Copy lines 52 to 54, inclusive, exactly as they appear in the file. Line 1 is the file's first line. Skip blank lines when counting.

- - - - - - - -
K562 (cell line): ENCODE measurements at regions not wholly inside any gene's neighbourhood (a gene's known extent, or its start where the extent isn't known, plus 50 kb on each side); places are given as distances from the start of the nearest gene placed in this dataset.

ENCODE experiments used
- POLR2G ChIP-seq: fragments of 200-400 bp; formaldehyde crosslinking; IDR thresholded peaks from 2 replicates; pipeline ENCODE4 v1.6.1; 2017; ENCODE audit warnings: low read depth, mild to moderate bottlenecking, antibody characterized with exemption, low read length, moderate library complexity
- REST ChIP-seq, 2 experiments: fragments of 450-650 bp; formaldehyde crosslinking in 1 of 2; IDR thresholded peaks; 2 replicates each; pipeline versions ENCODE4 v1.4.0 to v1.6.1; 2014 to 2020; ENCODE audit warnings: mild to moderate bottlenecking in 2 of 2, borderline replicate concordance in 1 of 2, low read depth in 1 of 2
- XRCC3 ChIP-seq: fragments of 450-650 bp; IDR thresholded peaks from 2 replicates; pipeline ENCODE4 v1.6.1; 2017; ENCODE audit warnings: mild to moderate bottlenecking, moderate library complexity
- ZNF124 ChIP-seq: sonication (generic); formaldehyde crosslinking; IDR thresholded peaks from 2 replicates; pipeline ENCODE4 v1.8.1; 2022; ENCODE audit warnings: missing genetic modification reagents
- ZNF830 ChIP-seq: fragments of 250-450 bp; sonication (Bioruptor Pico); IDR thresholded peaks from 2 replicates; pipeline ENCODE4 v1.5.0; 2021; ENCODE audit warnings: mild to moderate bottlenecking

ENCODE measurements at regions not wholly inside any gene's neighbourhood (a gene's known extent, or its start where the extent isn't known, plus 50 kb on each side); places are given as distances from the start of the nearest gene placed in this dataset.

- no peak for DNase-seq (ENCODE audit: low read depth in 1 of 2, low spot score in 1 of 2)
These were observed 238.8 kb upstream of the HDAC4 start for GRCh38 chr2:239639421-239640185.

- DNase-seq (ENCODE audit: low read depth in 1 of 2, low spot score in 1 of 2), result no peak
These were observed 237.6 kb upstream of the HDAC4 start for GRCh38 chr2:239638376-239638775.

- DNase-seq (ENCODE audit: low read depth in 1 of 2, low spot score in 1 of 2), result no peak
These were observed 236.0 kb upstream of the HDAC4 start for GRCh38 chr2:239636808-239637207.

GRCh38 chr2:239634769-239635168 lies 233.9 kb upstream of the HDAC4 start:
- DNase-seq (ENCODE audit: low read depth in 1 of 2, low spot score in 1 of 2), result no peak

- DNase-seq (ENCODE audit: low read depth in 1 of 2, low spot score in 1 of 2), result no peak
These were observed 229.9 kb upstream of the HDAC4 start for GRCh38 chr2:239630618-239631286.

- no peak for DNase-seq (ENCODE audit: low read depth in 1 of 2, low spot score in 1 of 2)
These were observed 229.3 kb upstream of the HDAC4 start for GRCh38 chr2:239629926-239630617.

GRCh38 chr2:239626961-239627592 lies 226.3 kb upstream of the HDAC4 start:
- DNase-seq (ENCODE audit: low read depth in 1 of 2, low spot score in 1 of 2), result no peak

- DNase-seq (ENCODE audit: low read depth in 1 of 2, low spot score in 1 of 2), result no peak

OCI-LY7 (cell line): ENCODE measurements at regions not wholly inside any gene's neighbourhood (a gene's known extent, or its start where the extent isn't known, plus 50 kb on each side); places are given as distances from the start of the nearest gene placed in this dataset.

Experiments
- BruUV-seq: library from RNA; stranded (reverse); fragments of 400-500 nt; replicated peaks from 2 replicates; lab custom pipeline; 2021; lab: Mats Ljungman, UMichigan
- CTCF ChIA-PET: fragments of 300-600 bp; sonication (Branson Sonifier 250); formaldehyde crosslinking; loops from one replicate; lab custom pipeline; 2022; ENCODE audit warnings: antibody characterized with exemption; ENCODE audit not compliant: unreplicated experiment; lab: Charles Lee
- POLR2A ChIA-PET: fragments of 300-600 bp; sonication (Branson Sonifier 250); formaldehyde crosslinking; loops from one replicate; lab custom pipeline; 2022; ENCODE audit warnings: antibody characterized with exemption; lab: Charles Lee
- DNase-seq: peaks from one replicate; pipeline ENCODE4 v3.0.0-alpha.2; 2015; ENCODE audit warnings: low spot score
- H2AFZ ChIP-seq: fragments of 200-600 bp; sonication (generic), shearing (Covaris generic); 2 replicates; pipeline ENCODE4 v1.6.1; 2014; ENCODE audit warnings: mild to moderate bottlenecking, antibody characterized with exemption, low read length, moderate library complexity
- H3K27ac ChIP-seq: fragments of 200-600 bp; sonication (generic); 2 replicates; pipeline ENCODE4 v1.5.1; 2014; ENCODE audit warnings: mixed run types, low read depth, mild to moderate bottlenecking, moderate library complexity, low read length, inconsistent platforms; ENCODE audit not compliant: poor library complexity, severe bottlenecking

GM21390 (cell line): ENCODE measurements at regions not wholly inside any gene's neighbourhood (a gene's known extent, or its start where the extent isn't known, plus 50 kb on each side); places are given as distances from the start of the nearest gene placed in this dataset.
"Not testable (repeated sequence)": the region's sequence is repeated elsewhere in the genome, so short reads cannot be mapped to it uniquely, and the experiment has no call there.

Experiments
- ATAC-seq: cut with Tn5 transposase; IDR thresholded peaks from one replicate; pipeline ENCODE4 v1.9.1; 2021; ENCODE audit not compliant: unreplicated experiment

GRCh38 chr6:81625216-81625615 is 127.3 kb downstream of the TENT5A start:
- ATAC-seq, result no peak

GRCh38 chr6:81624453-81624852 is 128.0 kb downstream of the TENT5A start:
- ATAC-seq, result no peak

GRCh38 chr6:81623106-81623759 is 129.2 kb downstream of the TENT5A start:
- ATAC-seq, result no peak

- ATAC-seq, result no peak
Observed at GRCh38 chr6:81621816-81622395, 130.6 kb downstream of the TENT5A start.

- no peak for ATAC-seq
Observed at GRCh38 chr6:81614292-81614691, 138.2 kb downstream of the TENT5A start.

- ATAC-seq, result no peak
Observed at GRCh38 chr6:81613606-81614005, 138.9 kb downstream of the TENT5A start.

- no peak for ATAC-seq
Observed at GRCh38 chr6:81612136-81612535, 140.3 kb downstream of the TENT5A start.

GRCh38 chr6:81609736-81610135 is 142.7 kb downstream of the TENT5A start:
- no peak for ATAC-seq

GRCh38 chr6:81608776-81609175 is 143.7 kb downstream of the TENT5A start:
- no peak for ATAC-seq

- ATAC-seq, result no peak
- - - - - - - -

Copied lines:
GRCh38 chr6:81608776-81609175 is 143.7 kb downstream of the TENT5A start:
- no peak for ATAC-seq

- ATAC-seq, result no peak